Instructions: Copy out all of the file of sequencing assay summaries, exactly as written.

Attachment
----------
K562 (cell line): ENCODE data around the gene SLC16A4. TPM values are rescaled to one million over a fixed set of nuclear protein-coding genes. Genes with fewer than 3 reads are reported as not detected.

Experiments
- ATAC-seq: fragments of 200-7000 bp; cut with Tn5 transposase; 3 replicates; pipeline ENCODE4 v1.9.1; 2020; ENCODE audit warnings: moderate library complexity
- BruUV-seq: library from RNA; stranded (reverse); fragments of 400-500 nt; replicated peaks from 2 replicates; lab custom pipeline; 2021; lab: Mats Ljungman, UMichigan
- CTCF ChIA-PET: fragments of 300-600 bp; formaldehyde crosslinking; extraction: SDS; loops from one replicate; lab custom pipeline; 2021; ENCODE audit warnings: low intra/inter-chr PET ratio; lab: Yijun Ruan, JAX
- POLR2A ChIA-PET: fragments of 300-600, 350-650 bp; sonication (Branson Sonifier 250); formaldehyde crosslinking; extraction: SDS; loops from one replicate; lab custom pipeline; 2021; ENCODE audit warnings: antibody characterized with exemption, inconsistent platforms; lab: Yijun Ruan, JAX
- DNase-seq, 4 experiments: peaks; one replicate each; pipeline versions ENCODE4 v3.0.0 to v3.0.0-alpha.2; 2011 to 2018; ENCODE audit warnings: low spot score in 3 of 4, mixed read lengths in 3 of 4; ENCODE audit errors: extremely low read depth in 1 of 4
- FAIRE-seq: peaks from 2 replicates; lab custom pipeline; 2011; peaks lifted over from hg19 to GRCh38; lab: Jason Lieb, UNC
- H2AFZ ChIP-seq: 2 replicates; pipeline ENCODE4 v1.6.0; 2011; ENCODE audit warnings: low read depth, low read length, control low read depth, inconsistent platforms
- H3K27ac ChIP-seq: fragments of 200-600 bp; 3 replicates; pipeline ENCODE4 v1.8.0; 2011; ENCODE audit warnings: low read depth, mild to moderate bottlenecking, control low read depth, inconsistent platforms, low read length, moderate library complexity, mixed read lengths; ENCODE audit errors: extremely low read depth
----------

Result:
K562 (cell line): ENCODE data around the gene SLC16A4. TPM values are rescaled to one million over a fixed set of nuclear protein-coding genes. Genes with fewer than 3 reads are reported as not detected.

Experiments
- ATAC-seq: fragments of 200-7000 bp; cut with Tn5 transposase; 3 replicates; pipeline ENCODE4 v1.9.1; 2020; ENCODE audit warnings: moderate library complexity
- BruUV-seq: library from RNA; stranded (reverse); fragments of 400-500 nt; replicated peaks from 2 replicates; lab custom pipeline; 2021; lab: Mats Ljungman, UMichigan
- CTCF ChIA-PET: fragments of 300-600 bp; formaldehyde crosslinking; extraction: SDS; loops from one replicate; lab custom pipeline; 2021; ENCODE audit warnings: low intra/inter-chr PET ratio; lab: Yijun Ruan, JAX
- POLR2A ChIA-PET: fragments of 300-600, 350-650 bp; sonication (Branson Sonifier 250); formaldehyde crosslinking; extraction: SDS; loops from one replicate; lab custom pipeline; 2021; ENCODE audit warnings: antibody characterized with exemption, inconsistent platforms; lab: Yijun Ruan, JAX
- DNase-seq, 4 experiments: peaks; one replicate each; pipeline versions ENCODE4 v3.0.0 to v3.0.0-alpha.2; 2011 to 2018; ENCODE audit warnings: low spot score in 3 of 4, mixed read lengths in 3 of 4; ENCODE audit errors: extremely low read depth in 1 of 4
- FAIRE-seq: peaks from 2 replicates; lab custom pipeline; 2011; peaks lifted over from hg19 to GRCh38; lab: Jason Lieb, UNC
- H2AFZ ChIP-seq: 2 replicates; pipeline ENCODE4 v1.6.0; 2011; ENCODE audit warnings: low read depth, low read length, control low read depth, inconsistent platforms
- H3K27ac ChIP-seq: fragments of 200-600 bp; 3 replicates; pipeline ENCODE4 v1.8.0; 2011; ENCODE audit warnings: low read depth, mild to moderate bottlenecking, control low read depth, inconsistent platforms, low read length, moderate library complexity, mixed read lengths; ENCODE audit errors: extremely low read depth